Prevent overlapping of time events with an indexed view

  • adrian.facio

    SSCrazy

    Points: 2405

    Comments posted to this topic are about the item Prevent overlapping of time events with an indexed view

  • taqveem45

    SSC Journeyman

    Points: 88

    A beautifully elegant solution to the problem.

  • tim.pinder

    Old Hand

    Points: 322

    Don't worry about being late for your weeding anniversary - the garden will be overgrown already! 😀

    Great article though.

  • nbraasch

    SSC Journeyman

    Points: 91

    Is the "WITH SCHEMABINDING" hint necessary to enforce the view index on the table inserts?

  • taqveem45

    SSC Journeyman

    Points: 88

    No, it just means that the underlying table definition cannot be altered without removing the schema-binding dependency first. You can still create views without schema-binding. Any modifications to the base table won't be stopped.

  • nbraasch

    SSC Journeyman

    Points: 91

    from the example, if I'm not mistaken, the statements that are being rolled back are direct inserts to the table, but the index on the view is what is stopping the overlapping minutes from existing. Am I missing something here?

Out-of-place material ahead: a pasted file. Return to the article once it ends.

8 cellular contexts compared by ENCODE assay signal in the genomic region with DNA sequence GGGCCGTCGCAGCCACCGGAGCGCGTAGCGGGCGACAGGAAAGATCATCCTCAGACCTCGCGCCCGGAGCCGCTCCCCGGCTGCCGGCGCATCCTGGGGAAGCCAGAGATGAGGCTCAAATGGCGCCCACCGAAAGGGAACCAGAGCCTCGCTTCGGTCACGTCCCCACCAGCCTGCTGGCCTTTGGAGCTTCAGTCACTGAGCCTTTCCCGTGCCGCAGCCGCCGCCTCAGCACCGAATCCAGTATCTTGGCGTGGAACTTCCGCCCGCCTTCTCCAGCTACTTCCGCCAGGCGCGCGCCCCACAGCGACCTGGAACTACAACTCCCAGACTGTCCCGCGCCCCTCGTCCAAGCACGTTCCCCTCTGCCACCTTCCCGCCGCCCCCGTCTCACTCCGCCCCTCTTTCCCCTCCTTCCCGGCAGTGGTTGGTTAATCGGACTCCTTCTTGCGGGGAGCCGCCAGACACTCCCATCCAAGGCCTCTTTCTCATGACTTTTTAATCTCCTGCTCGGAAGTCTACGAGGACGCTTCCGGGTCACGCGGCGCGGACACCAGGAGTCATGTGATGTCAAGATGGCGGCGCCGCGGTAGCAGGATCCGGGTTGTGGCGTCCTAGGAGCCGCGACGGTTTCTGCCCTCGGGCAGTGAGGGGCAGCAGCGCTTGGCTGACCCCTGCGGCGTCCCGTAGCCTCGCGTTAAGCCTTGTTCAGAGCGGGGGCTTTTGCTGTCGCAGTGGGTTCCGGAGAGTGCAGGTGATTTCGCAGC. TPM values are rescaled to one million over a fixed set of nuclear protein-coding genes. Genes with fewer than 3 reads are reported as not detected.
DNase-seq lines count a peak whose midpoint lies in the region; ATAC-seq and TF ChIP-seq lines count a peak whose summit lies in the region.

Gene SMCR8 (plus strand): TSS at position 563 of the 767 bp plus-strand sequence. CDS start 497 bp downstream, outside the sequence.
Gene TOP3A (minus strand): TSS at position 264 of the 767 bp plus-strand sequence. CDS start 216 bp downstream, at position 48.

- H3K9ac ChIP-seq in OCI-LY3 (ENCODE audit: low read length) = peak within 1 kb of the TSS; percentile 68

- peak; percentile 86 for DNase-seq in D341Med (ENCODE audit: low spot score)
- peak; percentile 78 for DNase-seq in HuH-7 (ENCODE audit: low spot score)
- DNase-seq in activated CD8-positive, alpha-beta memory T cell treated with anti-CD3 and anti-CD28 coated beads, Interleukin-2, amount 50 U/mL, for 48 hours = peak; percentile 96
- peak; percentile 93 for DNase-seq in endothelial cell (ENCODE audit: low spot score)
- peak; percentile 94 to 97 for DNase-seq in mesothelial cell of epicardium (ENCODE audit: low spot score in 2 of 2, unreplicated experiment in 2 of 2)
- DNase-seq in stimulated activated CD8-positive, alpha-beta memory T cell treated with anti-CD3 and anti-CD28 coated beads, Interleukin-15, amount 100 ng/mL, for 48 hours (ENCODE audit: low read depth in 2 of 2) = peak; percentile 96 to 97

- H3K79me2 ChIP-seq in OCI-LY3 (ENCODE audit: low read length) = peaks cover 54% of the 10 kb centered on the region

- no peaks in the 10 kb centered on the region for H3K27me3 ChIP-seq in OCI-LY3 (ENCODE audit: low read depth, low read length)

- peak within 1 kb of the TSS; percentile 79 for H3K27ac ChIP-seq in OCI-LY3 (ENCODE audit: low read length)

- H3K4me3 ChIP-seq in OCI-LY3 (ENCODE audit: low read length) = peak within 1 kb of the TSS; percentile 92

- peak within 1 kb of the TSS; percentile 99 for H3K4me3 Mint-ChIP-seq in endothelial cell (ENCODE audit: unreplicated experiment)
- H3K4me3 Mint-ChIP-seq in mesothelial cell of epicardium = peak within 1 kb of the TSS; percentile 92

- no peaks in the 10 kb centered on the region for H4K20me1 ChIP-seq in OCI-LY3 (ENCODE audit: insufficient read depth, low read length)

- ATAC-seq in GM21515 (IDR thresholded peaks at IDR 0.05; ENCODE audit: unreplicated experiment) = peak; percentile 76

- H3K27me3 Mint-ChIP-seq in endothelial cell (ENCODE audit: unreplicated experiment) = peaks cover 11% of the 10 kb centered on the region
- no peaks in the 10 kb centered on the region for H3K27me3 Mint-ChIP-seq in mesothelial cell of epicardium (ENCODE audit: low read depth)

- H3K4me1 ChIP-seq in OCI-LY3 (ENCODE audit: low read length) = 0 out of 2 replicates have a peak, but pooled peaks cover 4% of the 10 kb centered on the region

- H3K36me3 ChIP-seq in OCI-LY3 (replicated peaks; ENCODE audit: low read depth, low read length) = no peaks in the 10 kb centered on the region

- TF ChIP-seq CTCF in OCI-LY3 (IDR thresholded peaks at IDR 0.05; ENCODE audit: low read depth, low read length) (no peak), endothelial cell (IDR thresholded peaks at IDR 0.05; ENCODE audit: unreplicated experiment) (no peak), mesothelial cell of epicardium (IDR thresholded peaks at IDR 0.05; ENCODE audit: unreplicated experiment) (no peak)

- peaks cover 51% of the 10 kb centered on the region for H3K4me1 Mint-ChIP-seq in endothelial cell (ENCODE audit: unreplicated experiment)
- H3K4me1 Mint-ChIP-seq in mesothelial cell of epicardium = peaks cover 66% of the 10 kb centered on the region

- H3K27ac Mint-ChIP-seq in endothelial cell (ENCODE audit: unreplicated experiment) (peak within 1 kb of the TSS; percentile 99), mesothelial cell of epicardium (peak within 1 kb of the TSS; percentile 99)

• taqveem45

    SSC Journeyman

    Points: 88

    nbraasch (11/26/2013)


    from the example, if I'm not mistaken, the statements that are being rolled back are direct inserts to the table, but the index on the view is what is stopping the overlapping minutes from existing. Am I missing something here?

    Correct because they are schema-bound. You can only create indexes on schema-bound views which bind them to the underlying table(s). It tries to satisfy any dependencies it has. You can say that it is almost like the view is being checked for consistency every time it's underlying tables are modified.

  • adrian.facio

    SSCrazy

    Points: 2405

    Thanks buddy =D

  • adrian.facio

    SSCrazy

    Points: 2405

    tim.pinder (11/26/2013)


    Don't worry about being late for your weeding anniversary - the garden will be overgrown already! 😀

    Great article though.

    Thanks =D, heheh i did not thought of that, but anyways i need to be careful right? =D

  • adrian.facio

    SSCrazy

    Points: 2405

    taqveem45 (11/26/2013)


    nbraasch (11/26/2013)


    from the example, if I'm not mistaken, the statements that are being rolled back are direct inserts to the table, but the index on the view is what is stopping the overlapping minutes from existing. Am I missing something here?

    Correct because they are schema-bound. You can only create indexes on schema-bound views which bind them to the underlying table(s). It tries to satisfy any dependencies it has. You can say that it is almost like the view is being checked for consistency every time it's underlying tables are modified.

    Thanks for your comments taqveem45 and nbraasch. Looks like taqveem45 already answered the question, the schema binded indexed views is what is preventing wrong inserts to be saved.

  • adrian.facio

    SSCrazy

    Points: 2405

    adrian.facio (11/26/2013)


    tim.pinder (11/26/2013)